@Carol Hess  I hope I get to that day soon Carol (when I stop being so damn hard on myself!) It’s getting better every day, but tiny increments. In fact maybe even bigger increments. Yesterday I had a power nap. Today I got my workout in AND had a massage ($20 from a student – but she’s good!). Both during the day. So I’m slowly learning how to cherish and love myself. Hope you had a sweet nap!

  • okielicious

    Sarah, first of all, I didn’t think you were long-winded in the least!  I liked what you had to say (from beginning to end) — especially that gem to “self-cherish” — and also the “1 to 5 minute” idea!  The one tiny thing I’m going to do for myself after this is “take a nap.”  Not a long one.  Just a well-deserved one. 🙂

    • saraho

       @okielicious  Oh I’m so glad you enjoyed the whole article. But, ahh, you did not yet see the tome I wrote for A Year With Myself! Includes my life story even (well an edited version, but could be TMI for some). I am so glad this post is inspiring you and others to take those naps. I can’t rave about the power of the nap enough. In fact I believe all workplaces should have nap rooms (just like in kindergarten). I think productivity would soar! See you over on the Fearless FB page!

  • ZenCaffeine

    I don’t always practice self-care – sometimes I overeat, sleep too much or do things I’d rather not. But I think we all slip up, and what’s important is that you pick up the practice at the next opportunity. For me, that was exercising this morning after eating tons of junk last night. Did I want to exercise? Hell to the no! But when I was done, I knew I had done something good for myself, and honestly, I felt great. Loved the post, Sarah. I’m excited to learn more and incorporate better self-care into my life. 🙂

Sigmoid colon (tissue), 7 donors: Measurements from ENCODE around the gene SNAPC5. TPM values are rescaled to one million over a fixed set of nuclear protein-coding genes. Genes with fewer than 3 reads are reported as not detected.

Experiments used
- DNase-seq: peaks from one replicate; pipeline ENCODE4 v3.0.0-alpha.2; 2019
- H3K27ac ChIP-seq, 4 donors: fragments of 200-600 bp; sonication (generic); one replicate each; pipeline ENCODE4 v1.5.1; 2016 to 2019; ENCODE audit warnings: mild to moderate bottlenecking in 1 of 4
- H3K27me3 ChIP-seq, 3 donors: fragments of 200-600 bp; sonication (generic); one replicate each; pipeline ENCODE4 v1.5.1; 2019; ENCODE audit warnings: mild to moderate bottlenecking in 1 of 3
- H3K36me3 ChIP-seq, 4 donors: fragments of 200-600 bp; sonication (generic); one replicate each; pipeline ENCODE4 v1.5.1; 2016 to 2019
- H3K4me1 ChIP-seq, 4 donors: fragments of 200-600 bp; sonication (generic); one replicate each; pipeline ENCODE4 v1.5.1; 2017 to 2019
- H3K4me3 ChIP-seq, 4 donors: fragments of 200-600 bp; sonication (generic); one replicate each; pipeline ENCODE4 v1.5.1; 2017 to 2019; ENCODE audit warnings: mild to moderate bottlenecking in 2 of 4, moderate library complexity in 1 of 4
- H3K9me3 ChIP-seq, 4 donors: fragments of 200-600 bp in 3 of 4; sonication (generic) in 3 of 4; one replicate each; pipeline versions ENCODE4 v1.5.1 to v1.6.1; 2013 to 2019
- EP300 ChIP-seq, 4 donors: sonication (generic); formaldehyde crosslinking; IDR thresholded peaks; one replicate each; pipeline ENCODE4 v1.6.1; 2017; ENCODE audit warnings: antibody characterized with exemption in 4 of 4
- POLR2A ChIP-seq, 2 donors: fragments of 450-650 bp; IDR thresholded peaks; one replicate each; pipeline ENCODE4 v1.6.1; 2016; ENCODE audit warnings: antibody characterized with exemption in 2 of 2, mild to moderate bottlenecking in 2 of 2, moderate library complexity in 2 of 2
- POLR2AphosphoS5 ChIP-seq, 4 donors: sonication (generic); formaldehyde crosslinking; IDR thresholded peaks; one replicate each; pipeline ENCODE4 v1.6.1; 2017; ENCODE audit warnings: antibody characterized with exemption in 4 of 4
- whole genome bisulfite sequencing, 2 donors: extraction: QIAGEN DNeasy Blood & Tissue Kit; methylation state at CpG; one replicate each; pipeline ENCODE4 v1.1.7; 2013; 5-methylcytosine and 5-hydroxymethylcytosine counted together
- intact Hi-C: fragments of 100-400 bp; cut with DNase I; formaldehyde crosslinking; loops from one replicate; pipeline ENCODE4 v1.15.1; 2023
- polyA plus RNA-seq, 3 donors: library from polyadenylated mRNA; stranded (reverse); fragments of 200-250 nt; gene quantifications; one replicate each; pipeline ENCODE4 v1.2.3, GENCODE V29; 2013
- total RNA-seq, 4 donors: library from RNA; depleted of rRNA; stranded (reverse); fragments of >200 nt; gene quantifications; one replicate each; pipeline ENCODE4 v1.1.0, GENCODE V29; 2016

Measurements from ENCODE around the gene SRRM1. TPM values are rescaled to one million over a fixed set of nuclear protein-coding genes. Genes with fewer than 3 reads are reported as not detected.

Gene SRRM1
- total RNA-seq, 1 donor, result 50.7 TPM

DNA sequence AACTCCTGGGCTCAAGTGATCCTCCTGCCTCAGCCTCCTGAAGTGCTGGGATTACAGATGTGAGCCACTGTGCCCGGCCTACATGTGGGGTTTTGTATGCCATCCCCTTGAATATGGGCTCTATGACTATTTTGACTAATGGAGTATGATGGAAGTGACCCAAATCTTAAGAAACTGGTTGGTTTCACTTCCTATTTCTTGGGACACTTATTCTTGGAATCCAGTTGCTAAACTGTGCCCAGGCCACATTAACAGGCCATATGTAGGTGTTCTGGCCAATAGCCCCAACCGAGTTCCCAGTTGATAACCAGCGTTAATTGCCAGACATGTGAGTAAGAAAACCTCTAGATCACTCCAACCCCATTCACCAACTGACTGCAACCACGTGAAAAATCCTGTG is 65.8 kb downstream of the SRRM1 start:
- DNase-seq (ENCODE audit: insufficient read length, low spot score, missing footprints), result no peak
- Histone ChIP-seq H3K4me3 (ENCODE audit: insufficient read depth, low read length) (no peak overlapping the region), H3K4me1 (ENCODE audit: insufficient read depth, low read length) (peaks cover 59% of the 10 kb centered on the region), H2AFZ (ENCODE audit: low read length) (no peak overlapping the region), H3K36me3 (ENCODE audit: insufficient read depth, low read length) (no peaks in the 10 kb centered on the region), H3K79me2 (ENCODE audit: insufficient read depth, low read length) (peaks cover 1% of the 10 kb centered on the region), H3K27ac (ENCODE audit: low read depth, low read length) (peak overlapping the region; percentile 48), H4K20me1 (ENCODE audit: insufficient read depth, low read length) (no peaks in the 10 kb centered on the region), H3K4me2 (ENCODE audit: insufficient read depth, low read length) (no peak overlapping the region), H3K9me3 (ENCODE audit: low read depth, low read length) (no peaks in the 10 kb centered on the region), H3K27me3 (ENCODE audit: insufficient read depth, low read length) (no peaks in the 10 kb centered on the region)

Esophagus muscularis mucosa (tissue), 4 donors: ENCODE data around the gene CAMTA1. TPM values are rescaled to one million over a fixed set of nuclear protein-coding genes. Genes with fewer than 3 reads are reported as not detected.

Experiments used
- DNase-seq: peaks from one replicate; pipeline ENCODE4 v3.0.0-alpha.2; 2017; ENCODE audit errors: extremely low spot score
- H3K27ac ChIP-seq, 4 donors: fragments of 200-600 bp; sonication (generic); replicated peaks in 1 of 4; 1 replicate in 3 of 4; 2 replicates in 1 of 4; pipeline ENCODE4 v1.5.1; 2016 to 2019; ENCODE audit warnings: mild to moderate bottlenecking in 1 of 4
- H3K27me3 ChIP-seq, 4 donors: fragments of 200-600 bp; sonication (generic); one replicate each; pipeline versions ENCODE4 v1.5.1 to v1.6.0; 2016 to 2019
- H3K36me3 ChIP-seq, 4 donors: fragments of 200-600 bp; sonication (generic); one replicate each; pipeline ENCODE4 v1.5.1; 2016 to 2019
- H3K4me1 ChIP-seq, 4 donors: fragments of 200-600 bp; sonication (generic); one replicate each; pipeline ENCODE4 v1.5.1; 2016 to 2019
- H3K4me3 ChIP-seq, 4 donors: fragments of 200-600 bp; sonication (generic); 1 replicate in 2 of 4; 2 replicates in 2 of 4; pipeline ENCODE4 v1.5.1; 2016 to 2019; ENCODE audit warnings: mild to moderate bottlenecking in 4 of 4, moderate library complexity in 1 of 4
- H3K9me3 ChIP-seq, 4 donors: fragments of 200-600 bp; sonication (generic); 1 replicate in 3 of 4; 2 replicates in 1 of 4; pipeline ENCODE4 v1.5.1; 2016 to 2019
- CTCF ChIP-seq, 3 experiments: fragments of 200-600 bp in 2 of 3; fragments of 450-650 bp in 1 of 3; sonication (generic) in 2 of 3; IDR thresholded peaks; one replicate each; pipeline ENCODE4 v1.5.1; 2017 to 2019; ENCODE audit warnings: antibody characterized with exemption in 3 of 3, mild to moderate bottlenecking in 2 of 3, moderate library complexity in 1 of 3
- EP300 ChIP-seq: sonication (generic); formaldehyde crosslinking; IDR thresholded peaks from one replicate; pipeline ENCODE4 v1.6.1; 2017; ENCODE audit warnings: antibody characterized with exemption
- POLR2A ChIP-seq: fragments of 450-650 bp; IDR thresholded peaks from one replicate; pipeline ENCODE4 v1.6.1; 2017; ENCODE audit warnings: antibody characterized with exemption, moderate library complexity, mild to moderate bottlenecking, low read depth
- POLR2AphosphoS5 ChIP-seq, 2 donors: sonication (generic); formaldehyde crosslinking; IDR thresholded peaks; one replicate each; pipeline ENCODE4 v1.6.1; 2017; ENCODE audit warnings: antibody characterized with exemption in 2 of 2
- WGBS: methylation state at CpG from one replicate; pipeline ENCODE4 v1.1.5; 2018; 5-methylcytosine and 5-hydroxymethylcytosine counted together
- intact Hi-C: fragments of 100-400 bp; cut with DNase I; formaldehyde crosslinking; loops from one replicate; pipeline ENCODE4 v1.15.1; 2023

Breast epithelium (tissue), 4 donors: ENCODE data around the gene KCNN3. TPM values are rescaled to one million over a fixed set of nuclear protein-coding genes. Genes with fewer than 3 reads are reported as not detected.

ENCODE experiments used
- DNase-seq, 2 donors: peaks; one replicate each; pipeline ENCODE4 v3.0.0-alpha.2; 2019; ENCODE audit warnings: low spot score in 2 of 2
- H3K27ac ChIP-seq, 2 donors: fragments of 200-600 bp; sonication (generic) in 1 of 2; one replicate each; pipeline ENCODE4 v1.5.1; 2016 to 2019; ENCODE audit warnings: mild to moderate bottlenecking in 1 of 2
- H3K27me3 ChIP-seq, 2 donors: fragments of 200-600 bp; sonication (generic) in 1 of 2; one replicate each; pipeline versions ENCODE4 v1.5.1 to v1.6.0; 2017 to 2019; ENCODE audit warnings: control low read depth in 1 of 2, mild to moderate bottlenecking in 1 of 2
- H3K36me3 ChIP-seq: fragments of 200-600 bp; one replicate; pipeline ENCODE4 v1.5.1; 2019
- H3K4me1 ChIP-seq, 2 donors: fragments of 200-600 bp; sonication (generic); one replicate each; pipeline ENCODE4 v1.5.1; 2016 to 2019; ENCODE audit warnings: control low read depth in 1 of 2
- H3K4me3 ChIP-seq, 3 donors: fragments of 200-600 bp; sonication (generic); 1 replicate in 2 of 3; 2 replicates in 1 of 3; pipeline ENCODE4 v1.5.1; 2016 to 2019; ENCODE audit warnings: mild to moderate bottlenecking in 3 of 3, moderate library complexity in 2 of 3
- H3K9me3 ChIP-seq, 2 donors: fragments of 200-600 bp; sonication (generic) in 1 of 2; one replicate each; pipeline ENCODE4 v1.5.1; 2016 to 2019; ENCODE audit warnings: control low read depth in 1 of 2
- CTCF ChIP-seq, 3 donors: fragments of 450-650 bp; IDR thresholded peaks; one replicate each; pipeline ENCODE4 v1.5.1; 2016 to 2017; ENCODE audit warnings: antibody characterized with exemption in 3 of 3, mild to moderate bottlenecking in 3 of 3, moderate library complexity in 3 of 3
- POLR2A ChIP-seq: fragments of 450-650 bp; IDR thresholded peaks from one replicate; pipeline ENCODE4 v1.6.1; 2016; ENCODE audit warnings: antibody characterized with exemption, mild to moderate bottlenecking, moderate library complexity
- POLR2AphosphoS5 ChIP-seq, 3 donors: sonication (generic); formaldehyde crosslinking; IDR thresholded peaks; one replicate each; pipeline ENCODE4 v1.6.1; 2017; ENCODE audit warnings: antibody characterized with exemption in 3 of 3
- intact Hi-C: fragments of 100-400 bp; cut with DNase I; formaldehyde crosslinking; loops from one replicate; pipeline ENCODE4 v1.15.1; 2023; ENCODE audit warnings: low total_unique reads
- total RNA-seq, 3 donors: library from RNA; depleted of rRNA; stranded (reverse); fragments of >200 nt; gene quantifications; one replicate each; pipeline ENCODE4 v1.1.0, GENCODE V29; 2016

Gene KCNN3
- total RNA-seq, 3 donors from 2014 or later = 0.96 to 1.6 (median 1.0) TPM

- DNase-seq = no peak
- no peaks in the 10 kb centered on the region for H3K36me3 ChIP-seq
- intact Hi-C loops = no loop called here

• saraho

       @ZenCaffeine  You’ve got this just right Kaylee! I was just thinking today about how self-care is a balancing act for me. I may overindulge of an evening – but then I sweat it out in my exercise routine the next day. And you know what? Sometimes the overindulging is so much fun that I don’t even think it’s a bad thing. It’s only when we don’t counterbalance that it becomes a problem.
      I NEVER feel like going on a run on starting my workout. But once I get going (and endorphins kick in) I pretty much always feel great. And I think I enjoy it even more after some indulgence – whether it’s food, some drinks, or just lazing around the day before. I’m really thrilled that you are getting a lot out of these self-care posts.

  • BobbiEmel

    Sarah, as I’ve been studying self-compassion a little more recently, I can see that self-care really dovetails with it. When we allow ourselves to be kind about our own emotional experience, we can also act kindly and with care toward ourselves.
    Besides other self-care ideas I’ve mentioned before on Holistic Hot Sauce, I’d have to say that honoring my extraverted nature is something I’m learning to attend to more. I don’t need to be around people all of the time, but I do need that energy sometimes! Being a blogger, writer, and therapist, I can spend long periods of time by myself at the computer. I find that going to my favorite restaurant for lunch is really helpful to feed my extraversion. I’ve been going there for 8 years and everyone knows my name, just like Cheers! I feel fed not only physically, but emotionally as well after I go there.

    • saraho